Witch Broomstick

It’s the voice of self-doubt, of the inner critic …. (that) most holds women back from playing bigger.
Tara Mohr, author of Playing Big

The greatest danger for most of us is not that our aim is too high and we miss it, but that it is too low and we reach it.
Michelangelo

When I first decided to write a blog about my experience training for the New York Marathon and later about the experiences of women at midlife and beyond, a little voice in my head said: “You’ve never written a blog. Who would want to read it? Whatever would you say?”  Variations on this theme continued for a while until I decided one day that it really didn’t matter a whole lot what people thought; I was writing for me. I certainly enjoy positive feedback but I decided I would write regardless of the feedback. Interestingly, the voice of doubt in my head settled down. Then I decided to organize a workshop series for women on -are you ready?- Taming the Inner Critic. Wouldn’t you know that voice of doubt returned like a runaway train hurtling along the track reminding me I didn’t know what I was doing  and who would come anyway? This was the voice of my Inner Critic.

The Inner Critic has been with many of us for so long that it seems like background noise. It is the voice or feeling we experience that says “are you sure you should do this-you don’t know enough”, or “you sure messed that up”; or “who do you think you are?” Ultimately, it holds us back from doing things we want to do. The Inner Critic can show up in our work lives or personal life or both (men experience the inner critic too) but usually when we feel vulnerable or are in a situation that triggers fear of embarrassment or failure.  It is irrational, persistent, and prone to describing everything as simply good or bad- there is no in-between. It may even sound like someone we know in our lives who is critical.

The Inner Critic is well intentioned because it wants to keep us safe and prevent us from making a fool of ourselves. But its cautions are not based on any truth. It simply wants us to keep things the same. And so we postpone returning to school; turn down the job in a completely different field; decide not to wear a different style of clothes, or start a business, or take up tap dancing, or whatever.

We all step out of our comfort zone from time to time and feel OK about it but other times, not so much. One of the most helpful things I have learned about the Inner Critic is that it doesn’t go away. In fact the more risks we take, the more it shows up. But we can learn to live with it and still move forward. Tara Mohr offers some useful strategies as did  the women in the Inner Critic workshop series who came up with great ideas to quiet the critic.  Here are a few:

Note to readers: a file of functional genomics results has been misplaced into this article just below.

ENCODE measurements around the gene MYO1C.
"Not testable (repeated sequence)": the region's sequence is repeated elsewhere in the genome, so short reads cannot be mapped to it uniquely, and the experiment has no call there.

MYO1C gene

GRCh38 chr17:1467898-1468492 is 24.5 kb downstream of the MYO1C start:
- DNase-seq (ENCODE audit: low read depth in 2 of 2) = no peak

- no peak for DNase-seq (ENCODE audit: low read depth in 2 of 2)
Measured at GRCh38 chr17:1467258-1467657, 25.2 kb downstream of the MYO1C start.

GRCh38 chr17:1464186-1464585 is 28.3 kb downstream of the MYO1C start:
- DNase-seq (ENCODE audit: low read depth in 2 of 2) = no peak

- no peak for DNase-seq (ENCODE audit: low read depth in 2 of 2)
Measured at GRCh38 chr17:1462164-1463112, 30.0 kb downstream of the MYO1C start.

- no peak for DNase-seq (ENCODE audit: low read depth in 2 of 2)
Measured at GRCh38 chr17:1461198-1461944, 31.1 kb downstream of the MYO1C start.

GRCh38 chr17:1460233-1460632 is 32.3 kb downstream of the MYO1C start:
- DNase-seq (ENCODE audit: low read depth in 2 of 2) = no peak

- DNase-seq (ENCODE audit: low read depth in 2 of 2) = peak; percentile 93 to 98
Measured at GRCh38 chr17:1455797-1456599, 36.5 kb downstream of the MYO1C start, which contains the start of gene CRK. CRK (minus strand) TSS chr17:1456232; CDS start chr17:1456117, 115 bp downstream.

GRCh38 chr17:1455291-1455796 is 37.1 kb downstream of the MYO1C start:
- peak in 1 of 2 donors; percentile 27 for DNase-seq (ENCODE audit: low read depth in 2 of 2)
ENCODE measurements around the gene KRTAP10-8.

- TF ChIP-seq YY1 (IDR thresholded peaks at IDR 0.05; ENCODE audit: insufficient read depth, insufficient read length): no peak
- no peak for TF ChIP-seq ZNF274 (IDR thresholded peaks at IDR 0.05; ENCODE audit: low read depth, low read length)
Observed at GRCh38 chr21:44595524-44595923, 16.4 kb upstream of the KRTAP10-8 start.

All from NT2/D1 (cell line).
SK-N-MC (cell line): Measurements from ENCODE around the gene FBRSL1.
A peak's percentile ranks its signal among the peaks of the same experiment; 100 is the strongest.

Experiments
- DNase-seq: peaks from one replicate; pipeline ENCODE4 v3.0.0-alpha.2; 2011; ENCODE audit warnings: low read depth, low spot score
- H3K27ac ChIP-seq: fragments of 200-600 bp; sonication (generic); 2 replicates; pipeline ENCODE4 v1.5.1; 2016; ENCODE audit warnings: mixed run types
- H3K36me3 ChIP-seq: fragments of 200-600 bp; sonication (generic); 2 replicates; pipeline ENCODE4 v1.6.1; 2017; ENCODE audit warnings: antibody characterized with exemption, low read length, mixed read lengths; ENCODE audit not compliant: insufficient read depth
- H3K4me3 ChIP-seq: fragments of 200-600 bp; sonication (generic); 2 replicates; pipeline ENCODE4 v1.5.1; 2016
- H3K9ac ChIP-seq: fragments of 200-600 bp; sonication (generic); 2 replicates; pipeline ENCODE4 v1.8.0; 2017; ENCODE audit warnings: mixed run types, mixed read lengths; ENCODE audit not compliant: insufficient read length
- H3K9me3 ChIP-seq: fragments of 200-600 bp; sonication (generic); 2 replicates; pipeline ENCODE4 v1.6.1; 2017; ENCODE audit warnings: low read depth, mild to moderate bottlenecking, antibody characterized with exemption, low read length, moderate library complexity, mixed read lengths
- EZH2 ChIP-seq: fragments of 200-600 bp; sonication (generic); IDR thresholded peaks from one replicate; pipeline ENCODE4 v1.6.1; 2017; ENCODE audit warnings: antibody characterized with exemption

Notice and name the critic– When does the critic shows up? What situations trigger it? Note that the Inner Critic is not our voice; it is a voice in our heads. We can hear the voice, but we don’t have to agree with it because it is not our true self. In other words, go ahead and do what you want to do.

Be compassionate about the Inner Critic’s motives. It’s useful to remember that the Inner Critic wants to keep us safe and prevent us from taking risks. It’s also useful to remember that this is a misguided perspective that doesn’t get us very far.

Create a character that personifies the voice of the Inner Critic. Give it a name. I call mine the Wicked Witch of the West. Describe or draw it. This helps separate you from the Inner Critic and helps you realize how ridiculous this character can be.

Remove your Inner Critic from the scene– get up and walk out of the room; imagine the voice receding; tell your critic to take a break for a while you do what you need to do.

It has taken me time to notice my inner critic because it can quietly niggle at the back of my mind. It is easy to take the thoughts in one’s head as true. But thoughts are not facts! Besides, there are enough outer critics out there. Who needs another one that lives in our heads?

Once we see the ways our Inner Critic pokes through our thinking, we can move forward and call on our wise self (next blog post) to help us aim high. Maybe our palms are sweaty, our hearts pounding; our minds anxious, but we can say: Thanks for your concern but I’m OK and I’m going to do it anyway.

Content for this blog is drawn from Tara Mohr’s book, Playing Big (2014, p 1-30).

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